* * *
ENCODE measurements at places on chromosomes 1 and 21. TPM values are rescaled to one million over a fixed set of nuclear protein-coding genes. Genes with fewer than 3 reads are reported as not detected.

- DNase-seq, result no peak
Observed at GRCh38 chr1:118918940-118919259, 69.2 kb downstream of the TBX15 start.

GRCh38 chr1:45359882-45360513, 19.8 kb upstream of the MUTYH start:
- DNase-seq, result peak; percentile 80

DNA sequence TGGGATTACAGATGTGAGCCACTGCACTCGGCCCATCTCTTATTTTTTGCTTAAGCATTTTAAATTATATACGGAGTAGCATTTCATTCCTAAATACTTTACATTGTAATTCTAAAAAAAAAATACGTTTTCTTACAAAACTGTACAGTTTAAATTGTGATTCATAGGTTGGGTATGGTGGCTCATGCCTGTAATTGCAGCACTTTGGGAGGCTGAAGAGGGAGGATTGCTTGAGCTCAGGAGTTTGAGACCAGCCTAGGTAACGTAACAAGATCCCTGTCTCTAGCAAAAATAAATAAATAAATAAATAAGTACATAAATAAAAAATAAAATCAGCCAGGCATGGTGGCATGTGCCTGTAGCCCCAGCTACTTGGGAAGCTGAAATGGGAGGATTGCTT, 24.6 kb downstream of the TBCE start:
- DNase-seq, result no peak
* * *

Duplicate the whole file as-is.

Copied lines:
ENCODE measurements at places on chromosomes 1 and 21. TPM values are rescaled to one million over a fixed set of nuclear protein-coding genes. Genes with fewer than 3 reads are reported as not detected.

- DNase-seq, result no peak
Observed at GRCh38 chr1:118918940-118919259, 69.2 kb downstream of the TBX15 start.

GRCh38 chr1:45359882-45360513, 19.8 kb upstream of the MUTYH start:
- DNase-seq, result peak; percentile 80

DNA sequence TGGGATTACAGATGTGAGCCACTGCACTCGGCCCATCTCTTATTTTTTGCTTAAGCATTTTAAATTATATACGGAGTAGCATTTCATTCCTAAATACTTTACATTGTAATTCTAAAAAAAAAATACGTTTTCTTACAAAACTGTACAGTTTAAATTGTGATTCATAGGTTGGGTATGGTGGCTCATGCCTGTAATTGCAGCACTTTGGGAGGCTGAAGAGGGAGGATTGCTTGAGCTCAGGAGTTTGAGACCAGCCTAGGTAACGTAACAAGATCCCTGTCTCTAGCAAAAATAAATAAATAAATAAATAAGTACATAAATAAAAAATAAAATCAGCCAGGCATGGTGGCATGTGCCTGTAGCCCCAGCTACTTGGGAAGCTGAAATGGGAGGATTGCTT, 24.6 kb downstream of the TBCE start:
- DNase-seq, result no peak